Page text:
First Sentence: Her father died instantly, her mother in the hospital.
Back of the book:
Her father died instantly, her mother in the hospital. She has learned to say this flatly and without emotion, the way she says her name (Marina), her doll’s name (also Marina) and her age (seven). Her parents were killed in a car crash and now she lives in the orphanage with the other little girls. But Marina is not like the other little girls. In the curious, hyperreal, feverishly serious world of childhood, Marina and the girls play games of desire and warfare. The daily rituals of playtime, lunchtime and bedtime are charged with a horror; horror is licked by the dark flames of love. When Marina introduces the girls to Marina the Doll, she sets in motion a chain of events from which there can be no release. With shades of Daphne du Maurier, Shirley Jackson, Guillermo Del Toro and Mariana Enriquez, Such Small Hands is a beautifully controlled tour-de-force, a bedtime story to keep readers awake.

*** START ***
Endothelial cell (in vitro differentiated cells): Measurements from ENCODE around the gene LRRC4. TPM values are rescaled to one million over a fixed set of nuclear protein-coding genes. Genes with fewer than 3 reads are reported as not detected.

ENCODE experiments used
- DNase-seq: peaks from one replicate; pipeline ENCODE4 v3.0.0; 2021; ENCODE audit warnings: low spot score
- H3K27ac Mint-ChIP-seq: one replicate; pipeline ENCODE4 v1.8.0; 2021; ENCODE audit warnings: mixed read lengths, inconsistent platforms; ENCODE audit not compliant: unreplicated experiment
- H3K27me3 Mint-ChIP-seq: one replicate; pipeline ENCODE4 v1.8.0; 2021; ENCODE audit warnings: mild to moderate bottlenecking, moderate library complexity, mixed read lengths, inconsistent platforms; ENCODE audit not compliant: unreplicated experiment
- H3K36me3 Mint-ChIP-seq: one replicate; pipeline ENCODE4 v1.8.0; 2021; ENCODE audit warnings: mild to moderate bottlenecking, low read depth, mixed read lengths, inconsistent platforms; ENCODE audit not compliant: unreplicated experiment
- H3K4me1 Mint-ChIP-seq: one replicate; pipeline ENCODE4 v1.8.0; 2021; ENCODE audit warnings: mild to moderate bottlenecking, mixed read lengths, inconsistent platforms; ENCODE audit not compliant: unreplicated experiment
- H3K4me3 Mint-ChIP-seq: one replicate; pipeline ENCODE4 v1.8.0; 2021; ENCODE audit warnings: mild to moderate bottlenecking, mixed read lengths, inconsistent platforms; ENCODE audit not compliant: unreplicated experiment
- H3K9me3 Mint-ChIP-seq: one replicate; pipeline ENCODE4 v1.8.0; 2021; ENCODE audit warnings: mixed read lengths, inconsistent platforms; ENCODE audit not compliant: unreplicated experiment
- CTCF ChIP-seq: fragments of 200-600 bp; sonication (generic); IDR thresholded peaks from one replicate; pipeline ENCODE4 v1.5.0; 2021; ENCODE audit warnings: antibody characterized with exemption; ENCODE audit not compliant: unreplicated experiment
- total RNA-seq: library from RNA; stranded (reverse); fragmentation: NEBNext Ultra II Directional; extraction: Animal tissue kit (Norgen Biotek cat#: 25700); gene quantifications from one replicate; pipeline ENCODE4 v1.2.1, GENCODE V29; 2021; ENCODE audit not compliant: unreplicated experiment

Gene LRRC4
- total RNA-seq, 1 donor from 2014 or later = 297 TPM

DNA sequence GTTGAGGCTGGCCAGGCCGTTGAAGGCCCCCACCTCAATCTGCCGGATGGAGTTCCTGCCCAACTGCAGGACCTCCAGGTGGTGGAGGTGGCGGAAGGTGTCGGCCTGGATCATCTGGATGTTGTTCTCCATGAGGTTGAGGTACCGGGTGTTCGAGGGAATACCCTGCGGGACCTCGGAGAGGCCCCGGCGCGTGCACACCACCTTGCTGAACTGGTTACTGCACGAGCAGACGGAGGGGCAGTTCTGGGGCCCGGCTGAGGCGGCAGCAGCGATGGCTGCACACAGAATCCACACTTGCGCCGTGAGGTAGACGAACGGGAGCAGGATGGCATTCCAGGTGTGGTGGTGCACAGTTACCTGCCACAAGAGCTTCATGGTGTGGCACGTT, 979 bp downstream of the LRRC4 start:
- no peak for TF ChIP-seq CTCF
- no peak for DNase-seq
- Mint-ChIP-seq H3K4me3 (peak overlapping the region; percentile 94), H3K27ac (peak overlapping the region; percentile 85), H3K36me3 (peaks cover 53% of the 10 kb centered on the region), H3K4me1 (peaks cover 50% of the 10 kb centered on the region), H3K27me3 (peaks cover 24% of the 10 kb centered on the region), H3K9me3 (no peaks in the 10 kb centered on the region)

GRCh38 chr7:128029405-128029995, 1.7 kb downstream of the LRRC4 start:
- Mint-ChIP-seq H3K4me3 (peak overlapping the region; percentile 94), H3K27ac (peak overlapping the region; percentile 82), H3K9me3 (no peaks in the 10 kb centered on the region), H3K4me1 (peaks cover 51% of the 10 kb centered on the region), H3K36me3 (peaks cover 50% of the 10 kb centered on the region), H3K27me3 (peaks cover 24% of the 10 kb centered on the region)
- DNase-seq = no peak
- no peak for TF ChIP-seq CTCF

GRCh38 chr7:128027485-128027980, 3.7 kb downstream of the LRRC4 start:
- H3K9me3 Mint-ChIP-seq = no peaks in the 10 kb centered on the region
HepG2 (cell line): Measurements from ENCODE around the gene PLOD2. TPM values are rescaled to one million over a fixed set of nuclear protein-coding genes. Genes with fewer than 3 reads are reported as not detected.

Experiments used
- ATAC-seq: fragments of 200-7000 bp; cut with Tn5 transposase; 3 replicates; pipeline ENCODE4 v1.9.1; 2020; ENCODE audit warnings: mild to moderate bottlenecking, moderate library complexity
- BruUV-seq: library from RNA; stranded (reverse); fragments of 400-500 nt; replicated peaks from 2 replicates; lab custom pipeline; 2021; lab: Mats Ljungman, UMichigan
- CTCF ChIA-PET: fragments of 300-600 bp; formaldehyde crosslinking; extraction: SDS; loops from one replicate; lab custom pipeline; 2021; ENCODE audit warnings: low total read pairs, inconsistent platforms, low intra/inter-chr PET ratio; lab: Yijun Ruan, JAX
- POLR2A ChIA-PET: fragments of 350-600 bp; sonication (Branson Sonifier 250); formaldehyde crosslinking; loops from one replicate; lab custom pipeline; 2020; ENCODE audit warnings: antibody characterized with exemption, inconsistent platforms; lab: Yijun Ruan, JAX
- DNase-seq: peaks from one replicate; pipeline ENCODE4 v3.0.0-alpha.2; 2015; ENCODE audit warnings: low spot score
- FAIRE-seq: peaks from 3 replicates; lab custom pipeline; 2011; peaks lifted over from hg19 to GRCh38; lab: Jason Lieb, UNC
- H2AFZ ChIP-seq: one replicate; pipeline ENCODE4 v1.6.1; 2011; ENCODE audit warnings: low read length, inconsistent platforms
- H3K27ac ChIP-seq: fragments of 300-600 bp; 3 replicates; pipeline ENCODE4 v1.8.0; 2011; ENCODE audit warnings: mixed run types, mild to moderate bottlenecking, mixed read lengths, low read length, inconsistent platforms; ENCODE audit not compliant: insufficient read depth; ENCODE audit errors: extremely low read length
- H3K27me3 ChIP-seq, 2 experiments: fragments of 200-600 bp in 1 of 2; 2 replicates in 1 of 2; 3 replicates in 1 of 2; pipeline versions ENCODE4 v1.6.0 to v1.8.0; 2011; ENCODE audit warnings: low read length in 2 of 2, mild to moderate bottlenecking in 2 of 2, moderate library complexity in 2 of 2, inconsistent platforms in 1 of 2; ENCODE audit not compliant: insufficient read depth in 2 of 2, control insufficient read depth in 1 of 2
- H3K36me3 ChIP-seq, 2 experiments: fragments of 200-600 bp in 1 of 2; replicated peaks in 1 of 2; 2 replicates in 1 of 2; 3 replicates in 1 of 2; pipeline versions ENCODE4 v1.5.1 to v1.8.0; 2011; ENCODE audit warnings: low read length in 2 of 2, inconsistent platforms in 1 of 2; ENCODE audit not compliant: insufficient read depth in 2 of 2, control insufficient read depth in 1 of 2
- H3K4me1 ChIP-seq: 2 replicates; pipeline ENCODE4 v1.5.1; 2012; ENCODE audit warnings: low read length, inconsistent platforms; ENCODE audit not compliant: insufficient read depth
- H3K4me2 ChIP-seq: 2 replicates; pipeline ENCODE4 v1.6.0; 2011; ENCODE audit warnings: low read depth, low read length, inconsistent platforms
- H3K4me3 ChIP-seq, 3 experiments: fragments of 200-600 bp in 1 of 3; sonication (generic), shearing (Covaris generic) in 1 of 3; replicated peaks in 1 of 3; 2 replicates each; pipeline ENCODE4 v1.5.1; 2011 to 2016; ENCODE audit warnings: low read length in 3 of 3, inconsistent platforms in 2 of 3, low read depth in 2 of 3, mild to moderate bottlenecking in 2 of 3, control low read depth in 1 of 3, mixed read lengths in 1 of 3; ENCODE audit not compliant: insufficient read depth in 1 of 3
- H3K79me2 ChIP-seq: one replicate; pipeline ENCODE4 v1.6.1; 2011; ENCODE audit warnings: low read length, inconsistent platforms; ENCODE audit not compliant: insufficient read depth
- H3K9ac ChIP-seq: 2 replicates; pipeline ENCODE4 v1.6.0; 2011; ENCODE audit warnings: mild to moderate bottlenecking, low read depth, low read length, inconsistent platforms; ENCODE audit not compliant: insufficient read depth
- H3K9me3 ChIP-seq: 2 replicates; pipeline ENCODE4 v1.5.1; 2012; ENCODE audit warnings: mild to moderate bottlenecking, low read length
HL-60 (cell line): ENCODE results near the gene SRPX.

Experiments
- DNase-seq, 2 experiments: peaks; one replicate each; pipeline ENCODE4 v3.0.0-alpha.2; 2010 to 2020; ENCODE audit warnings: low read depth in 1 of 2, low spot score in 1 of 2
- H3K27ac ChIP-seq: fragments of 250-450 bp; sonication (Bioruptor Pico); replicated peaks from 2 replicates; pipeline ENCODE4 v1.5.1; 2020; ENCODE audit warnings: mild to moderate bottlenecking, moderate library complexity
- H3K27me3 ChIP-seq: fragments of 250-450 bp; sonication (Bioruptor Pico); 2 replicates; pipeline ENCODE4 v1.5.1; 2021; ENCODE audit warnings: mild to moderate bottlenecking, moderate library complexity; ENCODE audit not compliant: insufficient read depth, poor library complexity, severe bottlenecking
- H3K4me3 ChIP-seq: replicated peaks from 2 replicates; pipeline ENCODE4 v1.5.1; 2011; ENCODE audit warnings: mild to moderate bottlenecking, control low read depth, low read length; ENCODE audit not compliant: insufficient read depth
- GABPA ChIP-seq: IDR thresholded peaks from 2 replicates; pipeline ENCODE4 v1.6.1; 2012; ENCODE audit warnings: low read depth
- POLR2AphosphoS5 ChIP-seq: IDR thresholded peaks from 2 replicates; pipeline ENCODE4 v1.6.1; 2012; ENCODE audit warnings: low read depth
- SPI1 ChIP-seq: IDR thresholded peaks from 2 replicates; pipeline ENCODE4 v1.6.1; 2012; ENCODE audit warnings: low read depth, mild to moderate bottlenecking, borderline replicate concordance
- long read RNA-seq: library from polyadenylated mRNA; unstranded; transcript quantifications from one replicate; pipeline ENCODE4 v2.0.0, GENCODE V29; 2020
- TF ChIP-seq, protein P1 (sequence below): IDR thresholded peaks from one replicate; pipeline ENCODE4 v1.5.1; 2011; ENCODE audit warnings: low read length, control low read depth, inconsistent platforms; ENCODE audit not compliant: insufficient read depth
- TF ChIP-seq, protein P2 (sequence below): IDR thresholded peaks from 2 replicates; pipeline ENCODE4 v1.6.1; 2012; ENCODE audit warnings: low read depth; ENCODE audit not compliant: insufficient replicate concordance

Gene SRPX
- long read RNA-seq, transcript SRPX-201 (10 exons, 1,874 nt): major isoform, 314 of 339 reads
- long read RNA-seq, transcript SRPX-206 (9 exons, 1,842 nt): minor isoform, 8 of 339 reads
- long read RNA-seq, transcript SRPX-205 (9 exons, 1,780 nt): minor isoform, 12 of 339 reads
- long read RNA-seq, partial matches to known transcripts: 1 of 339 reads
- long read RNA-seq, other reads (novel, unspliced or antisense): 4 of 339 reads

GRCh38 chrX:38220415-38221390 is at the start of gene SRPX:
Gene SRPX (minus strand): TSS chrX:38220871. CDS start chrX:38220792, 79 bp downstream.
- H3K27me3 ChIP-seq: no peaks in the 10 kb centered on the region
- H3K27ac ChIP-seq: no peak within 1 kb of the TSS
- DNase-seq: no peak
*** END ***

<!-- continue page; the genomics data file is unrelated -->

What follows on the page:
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Last Sentence: Then, overflowing with gratitude and joy, we sat around her and slowly kissed her lips one by one, as if we were eating.